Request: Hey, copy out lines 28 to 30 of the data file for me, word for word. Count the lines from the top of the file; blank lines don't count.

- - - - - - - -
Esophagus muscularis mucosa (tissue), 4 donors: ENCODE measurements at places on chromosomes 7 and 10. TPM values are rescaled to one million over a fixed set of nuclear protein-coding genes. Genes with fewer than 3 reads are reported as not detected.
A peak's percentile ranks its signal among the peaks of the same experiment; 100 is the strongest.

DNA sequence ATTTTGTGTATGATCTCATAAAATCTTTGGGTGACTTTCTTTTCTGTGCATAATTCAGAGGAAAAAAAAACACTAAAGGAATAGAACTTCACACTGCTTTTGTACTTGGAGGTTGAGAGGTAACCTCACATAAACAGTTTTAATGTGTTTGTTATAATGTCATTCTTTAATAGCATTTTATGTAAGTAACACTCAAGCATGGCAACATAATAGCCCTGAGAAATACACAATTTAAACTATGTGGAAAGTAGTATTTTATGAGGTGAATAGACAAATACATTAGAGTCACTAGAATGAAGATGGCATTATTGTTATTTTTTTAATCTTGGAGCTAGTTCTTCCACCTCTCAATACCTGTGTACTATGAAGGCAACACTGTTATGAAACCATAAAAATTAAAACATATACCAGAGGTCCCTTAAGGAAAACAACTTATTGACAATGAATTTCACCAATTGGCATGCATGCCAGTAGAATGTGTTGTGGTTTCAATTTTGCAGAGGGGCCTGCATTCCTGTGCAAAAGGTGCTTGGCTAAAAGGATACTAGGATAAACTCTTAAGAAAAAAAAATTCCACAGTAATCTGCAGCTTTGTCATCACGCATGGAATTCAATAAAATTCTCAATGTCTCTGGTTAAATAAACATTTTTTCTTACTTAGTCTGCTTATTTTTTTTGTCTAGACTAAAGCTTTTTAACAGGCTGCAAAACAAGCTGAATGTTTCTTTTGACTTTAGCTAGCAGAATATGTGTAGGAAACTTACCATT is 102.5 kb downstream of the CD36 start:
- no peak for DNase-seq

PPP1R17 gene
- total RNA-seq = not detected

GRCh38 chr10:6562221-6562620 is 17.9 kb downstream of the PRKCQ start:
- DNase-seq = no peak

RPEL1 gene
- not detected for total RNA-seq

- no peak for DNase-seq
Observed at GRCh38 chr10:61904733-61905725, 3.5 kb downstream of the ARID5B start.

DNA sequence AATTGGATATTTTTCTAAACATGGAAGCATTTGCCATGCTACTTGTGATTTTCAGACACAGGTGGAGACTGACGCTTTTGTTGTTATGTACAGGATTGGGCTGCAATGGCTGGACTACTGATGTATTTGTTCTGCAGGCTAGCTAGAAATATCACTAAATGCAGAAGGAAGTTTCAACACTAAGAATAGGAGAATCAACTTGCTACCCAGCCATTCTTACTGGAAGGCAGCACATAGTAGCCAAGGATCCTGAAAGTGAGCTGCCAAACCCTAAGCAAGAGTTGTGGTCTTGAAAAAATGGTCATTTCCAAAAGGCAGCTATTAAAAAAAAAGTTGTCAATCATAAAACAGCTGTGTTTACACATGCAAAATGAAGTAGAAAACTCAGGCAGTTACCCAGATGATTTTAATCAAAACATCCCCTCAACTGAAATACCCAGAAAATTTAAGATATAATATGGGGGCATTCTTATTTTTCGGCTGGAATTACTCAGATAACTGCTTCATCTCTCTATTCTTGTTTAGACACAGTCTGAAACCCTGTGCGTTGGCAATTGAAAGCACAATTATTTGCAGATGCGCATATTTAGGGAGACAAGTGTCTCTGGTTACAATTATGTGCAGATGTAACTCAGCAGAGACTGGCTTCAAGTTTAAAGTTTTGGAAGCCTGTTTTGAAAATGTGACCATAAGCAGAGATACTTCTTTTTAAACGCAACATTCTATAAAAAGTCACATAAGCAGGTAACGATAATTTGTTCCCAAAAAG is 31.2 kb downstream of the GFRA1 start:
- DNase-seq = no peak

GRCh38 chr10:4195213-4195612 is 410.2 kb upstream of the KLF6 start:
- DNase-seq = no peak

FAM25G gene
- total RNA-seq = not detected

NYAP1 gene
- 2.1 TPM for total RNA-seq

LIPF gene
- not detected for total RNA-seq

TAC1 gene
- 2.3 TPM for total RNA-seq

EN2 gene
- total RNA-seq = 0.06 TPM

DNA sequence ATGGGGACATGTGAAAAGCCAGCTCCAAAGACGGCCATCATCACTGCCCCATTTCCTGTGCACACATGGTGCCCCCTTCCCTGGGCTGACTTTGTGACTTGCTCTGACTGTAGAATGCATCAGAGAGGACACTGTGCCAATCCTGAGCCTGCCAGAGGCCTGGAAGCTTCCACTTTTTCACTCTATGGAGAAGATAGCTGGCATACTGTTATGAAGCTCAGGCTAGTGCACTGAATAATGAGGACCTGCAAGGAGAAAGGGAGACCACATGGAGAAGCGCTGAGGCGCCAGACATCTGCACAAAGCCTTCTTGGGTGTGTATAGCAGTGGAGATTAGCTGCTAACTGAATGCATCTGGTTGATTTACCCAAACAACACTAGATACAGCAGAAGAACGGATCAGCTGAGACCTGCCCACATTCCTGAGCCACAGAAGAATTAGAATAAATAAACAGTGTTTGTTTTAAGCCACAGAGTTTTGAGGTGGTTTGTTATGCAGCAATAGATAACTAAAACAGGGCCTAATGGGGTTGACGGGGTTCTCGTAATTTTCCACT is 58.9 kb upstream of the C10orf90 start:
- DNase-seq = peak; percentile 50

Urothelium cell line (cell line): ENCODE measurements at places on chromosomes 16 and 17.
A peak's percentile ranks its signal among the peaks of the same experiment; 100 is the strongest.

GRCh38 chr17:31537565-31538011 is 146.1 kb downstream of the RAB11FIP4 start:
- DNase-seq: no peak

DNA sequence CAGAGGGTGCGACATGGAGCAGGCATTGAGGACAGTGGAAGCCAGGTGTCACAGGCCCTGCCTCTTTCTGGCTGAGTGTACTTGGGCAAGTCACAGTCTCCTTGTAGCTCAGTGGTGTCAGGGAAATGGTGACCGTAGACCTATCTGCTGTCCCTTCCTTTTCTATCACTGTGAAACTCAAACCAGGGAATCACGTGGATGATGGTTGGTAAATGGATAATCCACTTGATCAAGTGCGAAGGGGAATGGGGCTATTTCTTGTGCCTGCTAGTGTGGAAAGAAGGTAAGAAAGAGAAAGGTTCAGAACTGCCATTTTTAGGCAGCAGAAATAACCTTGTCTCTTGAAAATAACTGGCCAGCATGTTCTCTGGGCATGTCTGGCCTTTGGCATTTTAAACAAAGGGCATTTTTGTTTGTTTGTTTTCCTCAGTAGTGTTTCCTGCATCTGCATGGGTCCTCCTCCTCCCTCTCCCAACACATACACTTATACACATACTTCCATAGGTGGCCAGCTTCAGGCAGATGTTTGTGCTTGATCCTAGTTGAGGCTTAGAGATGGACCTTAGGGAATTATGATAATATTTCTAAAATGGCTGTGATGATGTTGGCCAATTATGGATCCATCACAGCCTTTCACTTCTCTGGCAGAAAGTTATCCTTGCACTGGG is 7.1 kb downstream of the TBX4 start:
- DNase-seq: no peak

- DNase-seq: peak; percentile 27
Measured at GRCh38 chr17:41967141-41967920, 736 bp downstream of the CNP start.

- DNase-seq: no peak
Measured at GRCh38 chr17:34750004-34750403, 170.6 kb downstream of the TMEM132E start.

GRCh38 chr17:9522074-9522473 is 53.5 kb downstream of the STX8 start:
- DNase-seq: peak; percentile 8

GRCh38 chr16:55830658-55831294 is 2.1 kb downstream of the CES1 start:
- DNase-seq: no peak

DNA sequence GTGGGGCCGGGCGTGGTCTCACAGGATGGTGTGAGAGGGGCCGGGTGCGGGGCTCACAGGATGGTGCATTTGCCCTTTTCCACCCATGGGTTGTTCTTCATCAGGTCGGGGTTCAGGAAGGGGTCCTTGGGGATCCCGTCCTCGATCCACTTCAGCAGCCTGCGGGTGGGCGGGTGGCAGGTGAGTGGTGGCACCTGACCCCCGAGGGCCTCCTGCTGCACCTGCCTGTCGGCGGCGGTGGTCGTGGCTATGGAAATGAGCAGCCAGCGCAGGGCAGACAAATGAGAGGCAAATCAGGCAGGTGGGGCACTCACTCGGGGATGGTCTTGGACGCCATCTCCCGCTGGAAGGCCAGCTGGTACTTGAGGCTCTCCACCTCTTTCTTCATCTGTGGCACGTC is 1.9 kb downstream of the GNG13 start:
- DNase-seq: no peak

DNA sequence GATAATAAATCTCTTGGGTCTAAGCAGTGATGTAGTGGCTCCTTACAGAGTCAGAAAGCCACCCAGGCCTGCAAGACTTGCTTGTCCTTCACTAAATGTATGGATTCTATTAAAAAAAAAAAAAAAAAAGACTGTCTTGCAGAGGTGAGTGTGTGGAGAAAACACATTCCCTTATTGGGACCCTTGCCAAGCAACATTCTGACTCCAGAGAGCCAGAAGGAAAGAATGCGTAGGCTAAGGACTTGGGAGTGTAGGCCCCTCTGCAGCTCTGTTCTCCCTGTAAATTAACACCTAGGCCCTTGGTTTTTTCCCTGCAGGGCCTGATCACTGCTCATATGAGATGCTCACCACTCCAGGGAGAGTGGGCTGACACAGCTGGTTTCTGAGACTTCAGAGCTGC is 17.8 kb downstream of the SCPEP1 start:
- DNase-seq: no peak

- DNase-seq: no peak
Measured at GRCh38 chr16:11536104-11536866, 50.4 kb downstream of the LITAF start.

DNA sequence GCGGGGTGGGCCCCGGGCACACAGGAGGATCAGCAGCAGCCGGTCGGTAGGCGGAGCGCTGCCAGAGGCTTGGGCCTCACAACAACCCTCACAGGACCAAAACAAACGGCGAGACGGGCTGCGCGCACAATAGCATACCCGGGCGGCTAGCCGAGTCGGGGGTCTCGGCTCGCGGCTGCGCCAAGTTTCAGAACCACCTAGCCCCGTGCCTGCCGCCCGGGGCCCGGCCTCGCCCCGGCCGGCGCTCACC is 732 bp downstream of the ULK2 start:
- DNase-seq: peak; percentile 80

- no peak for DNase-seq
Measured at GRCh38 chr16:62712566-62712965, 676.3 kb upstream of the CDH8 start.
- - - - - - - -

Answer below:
- DNase-seq = peak; percentile 50

Urothelium cell line (cell line): ENCODE measurements at places on chromosomes 16 and 17.
A peak's percentile ranks its signal among the peaks of the same experiment; 100 is the strongest.